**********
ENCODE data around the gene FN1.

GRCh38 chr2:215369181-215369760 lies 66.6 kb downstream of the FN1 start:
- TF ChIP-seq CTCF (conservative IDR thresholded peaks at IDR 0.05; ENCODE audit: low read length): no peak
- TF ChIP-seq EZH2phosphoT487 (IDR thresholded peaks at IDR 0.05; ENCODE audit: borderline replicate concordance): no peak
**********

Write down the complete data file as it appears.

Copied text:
ENCODE data around the gene FN1.

GRCh38 chr2:215369181-215369760 lies 66.6 kb downstream of the FN1 start:
- TF ChIP-seq CTCF (conservative IDR thresholded peaks at IDR 0.05; ENCODE audit: low read length): no peak
- TF ChIP-seq EZH2phosphoT487 (IDR thresholded peaks at IDR 0.05; ENCODE audit: borderline replicate concordance): no peak